A: In a way -- but not in a way that helps much, even if the assumptions turn out right. The bill is "paid for" in the sense that Congress has named funding sources for its parts. Medicare payments are to be cut -- well, Congress has made that promise before, and broken it repeatedly: maybe they mean it this time. If they don't, it's bad. If they do, we are not only using up the flexibility we needed to pay for the promises we already made, but also discouraging doctors (some of whom already turn away Medicare patients as money-losers. And discouraging doctors of course tends to raise prices.) It's bad either way. Corporations will have to pay, which reduces employment (and growth). States have to take on extra Medicaid expenses; that's not part of the federal deficit scoring, and the states can't afford their existing entitlement programs, but so it goes. My kids will have to pay premiums adjusted to subsidize my premiums (realistic age-based premium ratios are not allowed.) There will be extra Social Security taxes, which help pay for this bill but by existing law they add to the unfunded Social Security liability. It's a mess, but it's a mess which has been carefully set up so that if you accept the assumptions then the officially budgeted part of the federal deficit is not expanded. Individual costs rise, corporate costs rise, state costs rise and unfunded liabilities rise -- we're using resources which we need. That cuts growth (and innovation.)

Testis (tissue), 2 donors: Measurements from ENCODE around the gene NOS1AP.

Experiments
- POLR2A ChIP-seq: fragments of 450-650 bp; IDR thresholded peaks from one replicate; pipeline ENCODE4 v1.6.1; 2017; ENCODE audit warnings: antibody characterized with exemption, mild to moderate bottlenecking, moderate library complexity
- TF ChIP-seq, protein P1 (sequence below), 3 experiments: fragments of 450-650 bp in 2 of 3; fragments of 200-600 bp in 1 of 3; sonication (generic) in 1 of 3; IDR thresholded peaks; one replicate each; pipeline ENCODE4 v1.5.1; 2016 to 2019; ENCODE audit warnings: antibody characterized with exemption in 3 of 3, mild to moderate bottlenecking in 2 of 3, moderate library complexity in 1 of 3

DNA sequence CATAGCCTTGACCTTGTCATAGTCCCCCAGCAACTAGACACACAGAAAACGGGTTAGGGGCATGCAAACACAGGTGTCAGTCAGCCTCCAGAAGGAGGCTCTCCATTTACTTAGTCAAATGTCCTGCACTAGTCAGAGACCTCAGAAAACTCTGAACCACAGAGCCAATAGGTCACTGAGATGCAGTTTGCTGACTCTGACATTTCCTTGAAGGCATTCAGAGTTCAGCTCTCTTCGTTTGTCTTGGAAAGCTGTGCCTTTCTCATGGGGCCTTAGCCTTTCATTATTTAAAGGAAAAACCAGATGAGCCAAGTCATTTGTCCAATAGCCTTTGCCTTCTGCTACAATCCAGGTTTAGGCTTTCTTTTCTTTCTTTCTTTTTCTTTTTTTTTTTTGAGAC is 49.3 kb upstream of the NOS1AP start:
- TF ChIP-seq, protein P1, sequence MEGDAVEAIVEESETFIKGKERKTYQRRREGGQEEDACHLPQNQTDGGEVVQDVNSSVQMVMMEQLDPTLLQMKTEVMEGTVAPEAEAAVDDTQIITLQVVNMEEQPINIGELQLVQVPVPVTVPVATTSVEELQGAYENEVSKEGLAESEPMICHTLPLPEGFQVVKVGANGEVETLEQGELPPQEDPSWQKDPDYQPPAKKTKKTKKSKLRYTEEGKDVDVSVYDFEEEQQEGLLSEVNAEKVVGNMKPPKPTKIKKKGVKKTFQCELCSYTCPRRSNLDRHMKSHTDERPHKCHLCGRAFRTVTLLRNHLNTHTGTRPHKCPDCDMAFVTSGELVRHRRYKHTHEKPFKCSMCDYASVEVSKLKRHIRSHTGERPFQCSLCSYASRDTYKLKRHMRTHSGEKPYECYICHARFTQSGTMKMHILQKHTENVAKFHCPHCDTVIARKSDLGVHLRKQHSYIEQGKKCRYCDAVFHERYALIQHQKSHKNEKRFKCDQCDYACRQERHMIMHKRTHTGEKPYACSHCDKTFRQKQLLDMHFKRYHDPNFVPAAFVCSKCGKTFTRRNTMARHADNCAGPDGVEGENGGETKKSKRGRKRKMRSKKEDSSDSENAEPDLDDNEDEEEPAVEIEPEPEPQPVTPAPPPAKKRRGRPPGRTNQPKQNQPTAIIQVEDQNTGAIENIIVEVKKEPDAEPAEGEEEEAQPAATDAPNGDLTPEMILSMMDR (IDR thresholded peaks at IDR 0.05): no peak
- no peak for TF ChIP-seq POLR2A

Q: But you're always saying that exponentially improving technology is going to make us all rich, immortal, smart -- all that good stuff. Are you taking that back?
A: Not yet, but this bill makes me less confident of it. When you look at good trends and bad trends, it always seems like a race to see whether we end up in Heaven or Hell. Here we have trends towards a productivity-spike with health and wealth and longevity for all, and there we have trends towards a financial collapse which leads to a collapse of the health system, environmental everything, etc. This bill slows what I want to speed, speeds what I want to slow. But maybe in the end it won't hurt too much.
Q: I'm still having a hard time with the doesn't-save-lives bit. Are you sure of that?
A: It's very odd and surprising, but the evidence that increases in healthcare delivery lead to increased lifespans at the margin is extremely weak. Remember that emergency care is already available, that poor people are mostly entitled to Medicaid, and that the main lifespan issues are not healthcare anyway: there's a lifestyle battle between declining smoking rates and rising obesity. The bill will certainly extend some lives and shorten others -- about 100,000 people per year die from medical errors as it is. Intuition tells me that it's gotta be a net positive at first, but I'm not sure. I am reasonably confident that it will cost lives in the end, and it adds a bit to the chance that the U.S. will eventually play Greece, with nobody to bail us out.
Or then again, maybe not. I hope not, anyway. There are times when I'm happy to think how often I've been wrong, and this is one of them.